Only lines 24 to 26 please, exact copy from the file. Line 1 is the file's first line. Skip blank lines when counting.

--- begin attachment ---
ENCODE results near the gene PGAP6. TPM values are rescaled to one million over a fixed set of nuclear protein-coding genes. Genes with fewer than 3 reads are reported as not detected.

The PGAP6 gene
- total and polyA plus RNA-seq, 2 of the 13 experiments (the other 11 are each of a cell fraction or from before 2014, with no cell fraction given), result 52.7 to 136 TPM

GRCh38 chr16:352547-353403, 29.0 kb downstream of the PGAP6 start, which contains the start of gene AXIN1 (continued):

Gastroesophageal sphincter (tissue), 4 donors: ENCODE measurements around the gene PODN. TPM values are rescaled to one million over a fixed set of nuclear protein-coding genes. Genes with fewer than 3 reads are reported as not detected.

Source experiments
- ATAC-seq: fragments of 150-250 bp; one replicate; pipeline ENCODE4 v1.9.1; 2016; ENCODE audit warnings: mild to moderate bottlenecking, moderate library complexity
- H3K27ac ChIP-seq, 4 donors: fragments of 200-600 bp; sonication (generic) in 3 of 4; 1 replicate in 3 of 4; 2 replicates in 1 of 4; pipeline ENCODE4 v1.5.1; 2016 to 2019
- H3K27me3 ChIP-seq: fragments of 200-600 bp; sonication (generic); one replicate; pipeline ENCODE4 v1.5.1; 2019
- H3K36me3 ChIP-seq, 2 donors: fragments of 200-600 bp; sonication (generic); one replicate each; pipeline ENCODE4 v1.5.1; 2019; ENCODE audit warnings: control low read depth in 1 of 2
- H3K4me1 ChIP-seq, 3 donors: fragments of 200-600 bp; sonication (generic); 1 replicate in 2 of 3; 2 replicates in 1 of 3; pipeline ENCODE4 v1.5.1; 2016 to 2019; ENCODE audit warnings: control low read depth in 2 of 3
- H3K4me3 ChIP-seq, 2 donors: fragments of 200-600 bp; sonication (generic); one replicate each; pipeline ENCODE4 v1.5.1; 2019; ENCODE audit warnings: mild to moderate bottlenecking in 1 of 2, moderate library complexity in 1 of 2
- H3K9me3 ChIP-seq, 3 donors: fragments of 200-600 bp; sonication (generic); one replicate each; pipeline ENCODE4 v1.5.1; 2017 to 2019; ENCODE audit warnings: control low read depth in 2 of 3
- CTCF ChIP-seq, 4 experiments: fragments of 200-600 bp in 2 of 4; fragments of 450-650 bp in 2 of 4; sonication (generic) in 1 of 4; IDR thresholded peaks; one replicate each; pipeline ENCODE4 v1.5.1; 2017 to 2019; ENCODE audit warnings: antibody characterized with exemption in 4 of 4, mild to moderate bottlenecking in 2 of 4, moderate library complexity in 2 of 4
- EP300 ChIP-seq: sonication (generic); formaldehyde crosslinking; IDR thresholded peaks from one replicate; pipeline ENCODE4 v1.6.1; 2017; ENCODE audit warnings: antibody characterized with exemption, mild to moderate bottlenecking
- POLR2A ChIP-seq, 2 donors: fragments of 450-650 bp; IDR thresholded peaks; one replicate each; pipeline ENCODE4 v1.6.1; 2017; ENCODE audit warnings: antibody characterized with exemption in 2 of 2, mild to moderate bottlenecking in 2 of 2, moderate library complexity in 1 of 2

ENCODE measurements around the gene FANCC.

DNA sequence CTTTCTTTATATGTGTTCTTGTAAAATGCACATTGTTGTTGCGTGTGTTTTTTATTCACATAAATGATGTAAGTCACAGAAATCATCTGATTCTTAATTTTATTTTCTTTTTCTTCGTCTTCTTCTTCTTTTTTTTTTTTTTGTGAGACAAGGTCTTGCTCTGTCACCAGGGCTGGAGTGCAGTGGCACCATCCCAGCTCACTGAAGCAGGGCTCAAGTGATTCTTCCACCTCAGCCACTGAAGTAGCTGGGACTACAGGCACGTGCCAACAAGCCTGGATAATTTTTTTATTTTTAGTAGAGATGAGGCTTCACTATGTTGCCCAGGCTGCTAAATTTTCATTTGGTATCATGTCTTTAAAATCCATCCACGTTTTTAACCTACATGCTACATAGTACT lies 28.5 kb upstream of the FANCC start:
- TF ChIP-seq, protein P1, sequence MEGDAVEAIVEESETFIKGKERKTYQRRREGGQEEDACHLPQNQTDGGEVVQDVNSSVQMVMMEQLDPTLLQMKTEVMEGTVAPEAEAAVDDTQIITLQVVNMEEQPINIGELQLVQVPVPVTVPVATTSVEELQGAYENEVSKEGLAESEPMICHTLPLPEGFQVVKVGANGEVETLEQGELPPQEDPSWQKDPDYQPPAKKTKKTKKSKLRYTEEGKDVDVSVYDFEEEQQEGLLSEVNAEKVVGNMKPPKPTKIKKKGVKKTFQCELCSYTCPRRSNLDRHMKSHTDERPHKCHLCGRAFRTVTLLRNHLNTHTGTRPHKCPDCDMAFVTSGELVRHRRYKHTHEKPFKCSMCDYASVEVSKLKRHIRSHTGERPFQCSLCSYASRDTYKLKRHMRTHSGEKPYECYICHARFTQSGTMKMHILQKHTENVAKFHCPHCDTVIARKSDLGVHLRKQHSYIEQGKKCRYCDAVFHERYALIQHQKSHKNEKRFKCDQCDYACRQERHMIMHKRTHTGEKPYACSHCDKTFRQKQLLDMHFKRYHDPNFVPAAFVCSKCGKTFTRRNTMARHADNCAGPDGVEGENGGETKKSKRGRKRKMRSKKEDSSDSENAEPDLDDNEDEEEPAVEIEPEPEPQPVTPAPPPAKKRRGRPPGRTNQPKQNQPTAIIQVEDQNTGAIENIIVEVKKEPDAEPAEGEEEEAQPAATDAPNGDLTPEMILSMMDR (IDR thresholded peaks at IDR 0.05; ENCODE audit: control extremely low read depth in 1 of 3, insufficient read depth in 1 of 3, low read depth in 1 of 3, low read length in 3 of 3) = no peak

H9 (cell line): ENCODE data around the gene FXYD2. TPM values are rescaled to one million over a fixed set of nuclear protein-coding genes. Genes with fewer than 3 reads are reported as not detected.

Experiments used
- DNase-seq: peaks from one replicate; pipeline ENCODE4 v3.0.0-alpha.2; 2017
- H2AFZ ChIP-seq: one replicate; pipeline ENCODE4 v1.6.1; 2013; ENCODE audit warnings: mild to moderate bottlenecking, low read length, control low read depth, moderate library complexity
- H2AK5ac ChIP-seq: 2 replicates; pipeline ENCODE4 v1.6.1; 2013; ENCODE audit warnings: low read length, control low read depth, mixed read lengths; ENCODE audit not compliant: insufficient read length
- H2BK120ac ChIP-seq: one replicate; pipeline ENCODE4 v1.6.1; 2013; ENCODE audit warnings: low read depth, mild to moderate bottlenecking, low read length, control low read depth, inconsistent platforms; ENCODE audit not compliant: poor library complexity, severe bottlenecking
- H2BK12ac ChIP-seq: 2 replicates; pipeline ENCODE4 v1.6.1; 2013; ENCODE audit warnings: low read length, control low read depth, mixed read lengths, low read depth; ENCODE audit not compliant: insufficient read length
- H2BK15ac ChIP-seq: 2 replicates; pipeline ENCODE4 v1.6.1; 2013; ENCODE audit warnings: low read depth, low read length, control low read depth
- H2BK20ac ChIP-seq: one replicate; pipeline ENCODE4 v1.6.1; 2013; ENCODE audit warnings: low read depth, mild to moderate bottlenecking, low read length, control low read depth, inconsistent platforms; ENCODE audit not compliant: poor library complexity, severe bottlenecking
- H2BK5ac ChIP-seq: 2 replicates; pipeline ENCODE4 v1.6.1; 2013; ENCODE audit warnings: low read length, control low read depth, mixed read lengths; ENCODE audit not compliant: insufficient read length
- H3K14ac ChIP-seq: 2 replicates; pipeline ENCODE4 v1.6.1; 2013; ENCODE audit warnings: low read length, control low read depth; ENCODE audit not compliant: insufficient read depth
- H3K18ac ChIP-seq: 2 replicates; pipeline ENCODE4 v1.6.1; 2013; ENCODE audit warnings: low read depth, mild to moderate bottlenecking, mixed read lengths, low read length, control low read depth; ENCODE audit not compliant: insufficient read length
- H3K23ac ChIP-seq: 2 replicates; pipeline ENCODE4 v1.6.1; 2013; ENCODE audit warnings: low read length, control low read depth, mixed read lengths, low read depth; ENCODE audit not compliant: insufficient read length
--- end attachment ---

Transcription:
- H2AK5ac ChIP-seq: 2 replicates; pipeline ENCODE4 v1.6.1; 2013; ENCODE audit warnings: low read length, control low read depth, mixed read lengths; ENCODE audit not compliant: insufficient read length
- H2BK120ac ChIP-seq: one replicate; pipeline ENCODE4 v1.6.1; 2013; ENCODE audit warnings: low read depth, mild to moderate bottlenecking, low read length, control low read depth, inconsistent platforms; ENCODE audit not compliant: poor library complexity, severe bottlenecking
- H2BK12ac ChIP-seq: 2 replicates; pipeline ENCODE4 v1.6.1; 2013; ENCODE audit warnings: low read length, control low read depth, mixed read lengths, low read depth; ENCODE audit not compliant: insufficient read length